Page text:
25 July, 2008
how idyllic is this?
Well, it took awhile: your odd power outage, fence destruction, underfoot deceased rodent... but today is what I think of when I imagine Red Gate Farm: bright blue, unmarked skies (unless you count a couple of airplane trails), green, green grass and trees, red barns, sparkling bird bath (I cannot say it is clean, because there's a whole layer of algae or moss or something, living under the surface, but the water is clean), birdsong to go with it. And a perfect visit to the horses up the road, as you see: what sort of people rescue abandoned horses and give them homes? Our dear neighbors Mike, Connie and Taylor, it turns out. We can't wait till they're living out in our back meadow (the horses, I mean), just an electrical fence or two from now.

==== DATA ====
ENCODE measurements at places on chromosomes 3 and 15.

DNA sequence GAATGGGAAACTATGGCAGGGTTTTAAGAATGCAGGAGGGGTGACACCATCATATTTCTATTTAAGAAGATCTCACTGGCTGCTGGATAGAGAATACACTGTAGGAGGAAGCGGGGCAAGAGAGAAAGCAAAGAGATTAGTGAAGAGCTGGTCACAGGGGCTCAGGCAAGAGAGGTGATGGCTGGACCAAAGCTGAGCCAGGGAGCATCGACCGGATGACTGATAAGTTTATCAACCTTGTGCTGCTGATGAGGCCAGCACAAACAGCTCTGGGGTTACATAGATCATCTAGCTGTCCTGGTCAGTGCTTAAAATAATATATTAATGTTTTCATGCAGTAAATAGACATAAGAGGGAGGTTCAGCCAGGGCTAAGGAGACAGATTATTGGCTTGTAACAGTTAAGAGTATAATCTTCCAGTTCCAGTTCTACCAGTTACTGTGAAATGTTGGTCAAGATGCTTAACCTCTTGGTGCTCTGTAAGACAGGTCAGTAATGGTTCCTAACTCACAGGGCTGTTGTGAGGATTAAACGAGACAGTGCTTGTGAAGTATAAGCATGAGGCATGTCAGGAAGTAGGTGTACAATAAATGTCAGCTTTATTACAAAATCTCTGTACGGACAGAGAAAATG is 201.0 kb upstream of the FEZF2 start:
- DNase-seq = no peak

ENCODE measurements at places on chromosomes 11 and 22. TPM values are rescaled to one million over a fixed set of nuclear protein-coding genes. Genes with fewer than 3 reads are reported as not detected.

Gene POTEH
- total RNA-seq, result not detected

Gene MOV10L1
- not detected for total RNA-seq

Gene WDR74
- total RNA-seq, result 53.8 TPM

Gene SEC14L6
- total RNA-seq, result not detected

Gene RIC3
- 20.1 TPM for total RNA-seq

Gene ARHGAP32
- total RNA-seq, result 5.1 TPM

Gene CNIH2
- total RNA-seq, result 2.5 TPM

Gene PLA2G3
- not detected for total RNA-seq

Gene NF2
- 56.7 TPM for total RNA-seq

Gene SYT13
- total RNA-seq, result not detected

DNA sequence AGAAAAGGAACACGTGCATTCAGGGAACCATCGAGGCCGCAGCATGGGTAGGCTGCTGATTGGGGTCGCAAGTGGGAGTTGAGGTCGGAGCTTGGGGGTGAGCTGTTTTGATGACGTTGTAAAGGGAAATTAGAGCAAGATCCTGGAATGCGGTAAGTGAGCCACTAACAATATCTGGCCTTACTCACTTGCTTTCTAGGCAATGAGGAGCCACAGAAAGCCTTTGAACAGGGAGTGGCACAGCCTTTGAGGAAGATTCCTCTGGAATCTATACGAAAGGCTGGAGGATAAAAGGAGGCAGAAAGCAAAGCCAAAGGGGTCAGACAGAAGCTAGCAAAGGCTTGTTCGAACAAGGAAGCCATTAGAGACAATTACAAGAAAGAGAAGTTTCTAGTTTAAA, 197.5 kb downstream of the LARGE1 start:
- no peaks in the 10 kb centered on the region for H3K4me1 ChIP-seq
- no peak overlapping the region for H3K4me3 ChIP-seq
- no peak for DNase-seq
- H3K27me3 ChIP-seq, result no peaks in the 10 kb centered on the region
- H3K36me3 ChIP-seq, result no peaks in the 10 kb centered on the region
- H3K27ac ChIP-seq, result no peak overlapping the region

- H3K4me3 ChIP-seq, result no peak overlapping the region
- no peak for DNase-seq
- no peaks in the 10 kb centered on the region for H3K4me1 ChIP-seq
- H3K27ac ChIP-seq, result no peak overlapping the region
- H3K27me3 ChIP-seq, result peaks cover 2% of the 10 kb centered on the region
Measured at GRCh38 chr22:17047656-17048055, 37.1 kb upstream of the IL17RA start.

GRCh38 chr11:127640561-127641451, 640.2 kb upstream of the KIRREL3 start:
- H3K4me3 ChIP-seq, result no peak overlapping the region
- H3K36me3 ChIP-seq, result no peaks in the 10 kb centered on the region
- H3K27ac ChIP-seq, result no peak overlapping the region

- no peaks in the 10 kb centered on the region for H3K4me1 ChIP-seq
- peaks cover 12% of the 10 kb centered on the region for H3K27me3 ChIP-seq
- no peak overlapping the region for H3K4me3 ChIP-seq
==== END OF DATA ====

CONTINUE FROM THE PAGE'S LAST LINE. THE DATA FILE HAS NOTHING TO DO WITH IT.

I still have some lurking homeowner issues (of course no one has been back to see my long-suffering fence since last week, but I'm not feeling very confrontational today so I have declined to harrass or chivvy my "Accident Survey Report Consultant Manager" or whatever her title is). Namely, this morning as I walked past my stove I had to admit what I've suspected for several days: a gas leak. It was but the work of a moment to call the number on my gas tank only to be told that it's no longer in use. The very same with the number I got from 411. Hmmm. A little assiduous googling, however, and the guy is on his way. I refuse to be distracted from my extremely good humor, however, and plan to see his prompt response as a good thing, not the first salvo in a long gas-related episode.